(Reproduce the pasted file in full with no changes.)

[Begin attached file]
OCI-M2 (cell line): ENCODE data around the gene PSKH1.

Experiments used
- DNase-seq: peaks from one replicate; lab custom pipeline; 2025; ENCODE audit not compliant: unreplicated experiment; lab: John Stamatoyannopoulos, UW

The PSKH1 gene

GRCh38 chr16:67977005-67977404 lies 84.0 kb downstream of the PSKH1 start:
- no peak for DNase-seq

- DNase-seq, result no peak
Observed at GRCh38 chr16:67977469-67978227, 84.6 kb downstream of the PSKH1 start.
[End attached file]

OCI-M2 (cell line): ENCODE data around the gene PSKH1.

Experiments used
- DNase-seq: peaks from one replicate; lab custom pipeline; 2025; ENCODE audit not compliant: unreplicated experiment; lab: John Stamatoyannopoulos, UW

The PSKH1 gene

GRCh38 chr16:67977005-67977404 lies 84.0 kb downstream of the PSKH1 start:
- no peak for DNase-seq

- DNase-seq, result no peak
Observed at GRCh38 chr16:67977469-67978227, 84.6 kb downstream of the PSKH1 start.